Lake Maggiore is a large lake located on the south side of the Alps. It is the second largest lake in Italy and the largest in southern Switzerland. The lake and its shoreline are divided between the Italian regions of Piedmont and Lombardy and the Swiss canton of Ticino. Located halfway between Lake Orta and Lake Lugano, Lake Maggiore extends for about between Locarno and Arona. The climate is mild in both summer and winter, producing Mediterranean vegetation, with many gardens growing rare and exotic plants. Well-known gardens include those of the Borromean and Brissago Islands, that of the Villa Taranto in Verbania, and the Alpinia botanical garden above Stresa.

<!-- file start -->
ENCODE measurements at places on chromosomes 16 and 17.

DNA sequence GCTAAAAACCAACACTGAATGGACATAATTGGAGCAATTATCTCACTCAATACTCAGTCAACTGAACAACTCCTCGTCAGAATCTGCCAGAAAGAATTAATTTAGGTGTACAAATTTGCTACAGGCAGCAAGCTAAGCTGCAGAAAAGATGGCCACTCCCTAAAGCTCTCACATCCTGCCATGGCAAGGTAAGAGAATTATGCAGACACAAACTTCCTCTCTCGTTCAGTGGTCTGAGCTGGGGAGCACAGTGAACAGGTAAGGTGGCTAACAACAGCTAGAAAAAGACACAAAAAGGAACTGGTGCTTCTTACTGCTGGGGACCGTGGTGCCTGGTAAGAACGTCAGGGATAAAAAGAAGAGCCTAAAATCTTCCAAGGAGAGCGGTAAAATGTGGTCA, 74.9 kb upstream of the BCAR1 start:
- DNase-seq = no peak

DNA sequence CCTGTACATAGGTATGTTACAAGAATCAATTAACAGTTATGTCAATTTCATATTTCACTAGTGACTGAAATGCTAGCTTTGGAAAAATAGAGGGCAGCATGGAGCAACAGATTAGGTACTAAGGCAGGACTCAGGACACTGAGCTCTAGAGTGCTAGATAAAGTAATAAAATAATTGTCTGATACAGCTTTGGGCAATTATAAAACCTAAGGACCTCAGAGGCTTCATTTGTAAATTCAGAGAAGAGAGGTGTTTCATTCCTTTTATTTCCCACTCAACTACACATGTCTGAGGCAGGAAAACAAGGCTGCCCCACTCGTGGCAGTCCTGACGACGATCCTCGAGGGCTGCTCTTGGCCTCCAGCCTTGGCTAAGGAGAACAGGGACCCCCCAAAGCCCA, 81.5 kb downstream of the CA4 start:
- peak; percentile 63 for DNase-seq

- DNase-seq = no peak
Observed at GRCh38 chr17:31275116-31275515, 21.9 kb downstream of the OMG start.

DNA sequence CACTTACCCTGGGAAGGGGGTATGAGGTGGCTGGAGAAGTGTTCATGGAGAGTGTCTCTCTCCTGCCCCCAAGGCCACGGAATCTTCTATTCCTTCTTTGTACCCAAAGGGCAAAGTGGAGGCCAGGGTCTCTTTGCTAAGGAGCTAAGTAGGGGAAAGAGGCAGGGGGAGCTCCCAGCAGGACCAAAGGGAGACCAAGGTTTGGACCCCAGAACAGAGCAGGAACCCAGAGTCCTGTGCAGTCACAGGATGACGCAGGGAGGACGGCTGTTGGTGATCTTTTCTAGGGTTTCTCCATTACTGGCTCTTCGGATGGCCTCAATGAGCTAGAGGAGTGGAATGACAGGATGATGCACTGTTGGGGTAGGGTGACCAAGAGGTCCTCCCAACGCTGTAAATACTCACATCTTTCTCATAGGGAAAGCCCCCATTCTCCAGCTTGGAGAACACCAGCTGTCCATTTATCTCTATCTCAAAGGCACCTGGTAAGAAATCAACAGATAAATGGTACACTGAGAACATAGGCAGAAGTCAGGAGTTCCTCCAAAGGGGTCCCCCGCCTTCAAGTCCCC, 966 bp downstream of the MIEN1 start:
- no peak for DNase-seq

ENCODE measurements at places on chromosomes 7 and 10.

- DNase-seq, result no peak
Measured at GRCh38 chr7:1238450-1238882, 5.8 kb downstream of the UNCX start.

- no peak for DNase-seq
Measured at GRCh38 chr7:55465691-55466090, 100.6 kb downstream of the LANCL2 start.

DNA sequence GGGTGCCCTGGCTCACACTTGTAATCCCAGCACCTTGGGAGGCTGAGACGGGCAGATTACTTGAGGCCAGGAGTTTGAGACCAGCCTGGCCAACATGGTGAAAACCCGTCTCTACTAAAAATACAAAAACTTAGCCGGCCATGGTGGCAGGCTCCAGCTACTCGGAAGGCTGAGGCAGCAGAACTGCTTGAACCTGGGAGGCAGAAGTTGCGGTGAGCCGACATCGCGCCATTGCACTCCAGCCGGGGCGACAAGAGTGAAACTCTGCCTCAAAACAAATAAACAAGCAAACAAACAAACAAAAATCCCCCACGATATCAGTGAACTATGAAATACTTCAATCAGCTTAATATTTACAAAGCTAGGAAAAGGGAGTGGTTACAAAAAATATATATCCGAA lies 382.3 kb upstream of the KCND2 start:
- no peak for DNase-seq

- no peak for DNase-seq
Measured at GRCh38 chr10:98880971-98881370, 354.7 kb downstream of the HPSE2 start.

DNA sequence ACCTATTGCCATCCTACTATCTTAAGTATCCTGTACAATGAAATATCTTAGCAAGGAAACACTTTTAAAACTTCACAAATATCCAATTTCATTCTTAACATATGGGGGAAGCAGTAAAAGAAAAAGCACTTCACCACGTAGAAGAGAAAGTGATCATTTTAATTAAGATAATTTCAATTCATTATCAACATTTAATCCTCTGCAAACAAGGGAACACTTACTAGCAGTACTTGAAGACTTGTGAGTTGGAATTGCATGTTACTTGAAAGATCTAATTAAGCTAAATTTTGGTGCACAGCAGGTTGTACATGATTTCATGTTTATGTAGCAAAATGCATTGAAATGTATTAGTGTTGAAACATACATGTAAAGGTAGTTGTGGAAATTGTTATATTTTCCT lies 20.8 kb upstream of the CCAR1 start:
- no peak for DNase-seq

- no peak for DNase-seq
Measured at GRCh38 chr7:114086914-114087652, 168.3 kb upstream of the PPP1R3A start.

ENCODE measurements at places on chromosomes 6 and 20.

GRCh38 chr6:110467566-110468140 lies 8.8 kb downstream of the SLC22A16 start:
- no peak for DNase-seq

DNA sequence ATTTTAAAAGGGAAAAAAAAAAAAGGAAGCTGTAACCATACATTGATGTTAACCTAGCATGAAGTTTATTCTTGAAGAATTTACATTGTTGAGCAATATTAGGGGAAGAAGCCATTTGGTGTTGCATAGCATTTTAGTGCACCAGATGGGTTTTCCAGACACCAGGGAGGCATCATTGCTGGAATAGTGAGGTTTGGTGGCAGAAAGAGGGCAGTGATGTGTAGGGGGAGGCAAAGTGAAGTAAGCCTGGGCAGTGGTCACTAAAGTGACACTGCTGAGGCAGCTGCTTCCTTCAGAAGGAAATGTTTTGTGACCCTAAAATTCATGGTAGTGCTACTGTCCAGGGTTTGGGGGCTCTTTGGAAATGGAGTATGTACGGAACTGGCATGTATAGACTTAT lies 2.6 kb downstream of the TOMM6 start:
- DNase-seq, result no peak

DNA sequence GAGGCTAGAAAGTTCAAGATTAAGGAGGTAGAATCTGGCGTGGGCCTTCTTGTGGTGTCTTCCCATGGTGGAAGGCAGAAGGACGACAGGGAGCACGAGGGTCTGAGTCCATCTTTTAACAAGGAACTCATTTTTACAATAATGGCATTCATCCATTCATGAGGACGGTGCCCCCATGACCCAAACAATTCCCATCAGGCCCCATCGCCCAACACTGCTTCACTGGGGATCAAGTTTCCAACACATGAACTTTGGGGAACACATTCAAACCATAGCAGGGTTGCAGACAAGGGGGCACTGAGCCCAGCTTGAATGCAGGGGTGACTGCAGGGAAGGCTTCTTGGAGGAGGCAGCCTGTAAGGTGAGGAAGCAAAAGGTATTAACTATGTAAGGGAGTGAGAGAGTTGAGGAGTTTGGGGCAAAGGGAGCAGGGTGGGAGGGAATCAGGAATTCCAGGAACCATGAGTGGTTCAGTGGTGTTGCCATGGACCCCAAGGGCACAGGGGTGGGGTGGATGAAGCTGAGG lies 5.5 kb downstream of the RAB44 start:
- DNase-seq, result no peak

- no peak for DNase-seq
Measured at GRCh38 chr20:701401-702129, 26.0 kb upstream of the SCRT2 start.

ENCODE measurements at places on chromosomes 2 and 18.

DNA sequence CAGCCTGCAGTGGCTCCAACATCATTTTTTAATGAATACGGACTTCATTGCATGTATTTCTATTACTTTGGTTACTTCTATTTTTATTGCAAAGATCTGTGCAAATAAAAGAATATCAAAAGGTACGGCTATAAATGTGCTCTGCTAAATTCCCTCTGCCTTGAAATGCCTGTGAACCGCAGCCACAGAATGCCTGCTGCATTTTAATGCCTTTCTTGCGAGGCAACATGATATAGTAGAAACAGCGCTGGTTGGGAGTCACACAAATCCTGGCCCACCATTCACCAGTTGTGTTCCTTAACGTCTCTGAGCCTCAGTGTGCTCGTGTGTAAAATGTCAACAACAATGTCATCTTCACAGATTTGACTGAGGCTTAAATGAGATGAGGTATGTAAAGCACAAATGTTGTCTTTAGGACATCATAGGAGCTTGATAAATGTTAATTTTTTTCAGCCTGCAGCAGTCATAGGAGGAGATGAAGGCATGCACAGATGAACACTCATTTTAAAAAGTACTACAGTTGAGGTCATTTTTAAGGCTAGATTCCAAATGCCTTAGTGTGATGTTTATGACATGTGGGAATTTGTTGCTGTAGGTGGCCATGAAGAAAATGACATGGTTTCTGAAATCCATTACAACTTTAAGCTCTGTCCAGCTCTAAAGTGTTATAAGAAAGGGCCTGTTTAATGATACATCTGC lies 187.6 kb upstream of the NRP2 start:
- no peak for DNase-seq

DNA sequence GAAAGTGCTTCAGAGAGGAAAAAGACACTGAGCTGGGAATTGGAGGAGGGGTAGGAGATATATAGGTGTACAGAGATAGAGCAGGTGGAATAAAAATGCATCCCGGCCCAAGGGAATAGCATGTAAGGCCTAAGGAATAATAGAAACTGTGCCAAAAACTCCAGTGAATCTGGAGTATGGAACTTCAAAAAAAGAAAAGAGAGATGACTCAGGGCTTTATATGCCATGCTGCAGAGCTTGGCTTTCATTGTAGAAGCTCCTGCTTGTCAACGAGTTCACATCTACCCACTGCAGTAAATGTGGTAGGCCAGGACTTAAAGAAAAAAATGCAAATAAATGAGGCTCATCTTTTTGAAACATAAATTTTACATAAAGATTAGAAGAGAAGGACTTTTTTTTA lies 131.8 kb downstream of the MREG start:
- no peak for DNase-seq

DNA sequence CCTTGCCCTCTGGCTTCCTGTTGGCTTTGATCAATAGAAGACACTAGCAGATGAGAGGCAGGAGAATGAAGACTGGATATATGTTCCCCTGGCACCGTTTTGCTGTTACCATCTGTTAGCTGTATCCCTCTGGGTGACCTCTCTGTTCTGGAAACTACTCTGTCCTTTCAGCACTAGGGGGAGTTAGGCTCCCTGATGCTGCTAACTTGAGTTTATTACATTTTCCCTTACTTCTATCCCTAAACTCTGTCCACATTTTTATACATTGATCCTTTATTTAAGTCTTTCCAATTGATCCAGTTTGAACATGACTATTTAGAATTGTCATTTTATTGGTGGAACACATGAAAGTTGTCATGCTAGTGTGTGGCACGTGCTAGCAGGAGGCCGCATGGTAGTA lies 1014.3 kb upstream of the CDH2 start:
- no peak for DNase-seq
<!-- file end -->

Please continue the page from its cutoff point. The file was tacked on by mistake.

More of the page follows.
Lake Maggiore is 64.37 kilometers / 34¾ nautical miles long, and wide, except at the bay opening westward between Pallanza and Stresa, where it is wide. It is the longest Italian lake, although Lake Garda has a greater area. Its mean height above the sea level is 193 metres; a deep lake, its bottom is almost everywhere below sea-level: at its deepest, 179 metres below. Its form is very sinuous, so that there are few points from which any considerable part of its surface can be seen at a single glance. If this lessens the effect of the apparent size, it increases the variety of its scenery. While the upper end is completely alpine in character, the middle region lies between hills of gentler form, and the lower end advances to the verge of the plain of Lombardy.this paragraph is taken largely verbatim from John Ball, The Alpine Guide, Central Alps, 1856, p. 306 Lake Maggiore is the most westerly of the three great southern pre alpine lakes, the others being Lake Como and Lake Garda. The lake basin has tectonic-glacial origins and its volume is . The lake has a surface area of about , a maximum length of (on a straight line) and, at its widest, is . Its main tributaries are the Ticino, the Maggia, the Toce (by which it receives the outflow of Lake Orta) and the Tresa (which is the sole emissary of Lake Lugano). The rivers Verzasca, Giona, and Cannobino also flow into the lake. Its outlet is the Ticino which, in turn, joins the river Po just south-east of Pavia. The lake’s jagged banks are surrounded by the Pennine, Lepontine and Lugano Alps. Prominent peaks around the lake are the Gridone, Monte Tamaro, Monte Nudo and the Mottarone. The highest mountain overlooking Lake Maggiore is Monte Rosa (4,634 m), located about 50 km west of it. The western bank is in Piedmont (provinces of Novara and Province of Verbano-Cusio-Ossola) and the eastern in Lombardy (province of Varese), whereas the most northerly section extends thirteen kilometres into the canton of Ticino, where it constitutes its lowest point above sea-level as well as that of Switzerland. The culminating point of the lake's drainage basin is the Grenzgipfel summit of Monte Rosa at 4,618 metres above sea level.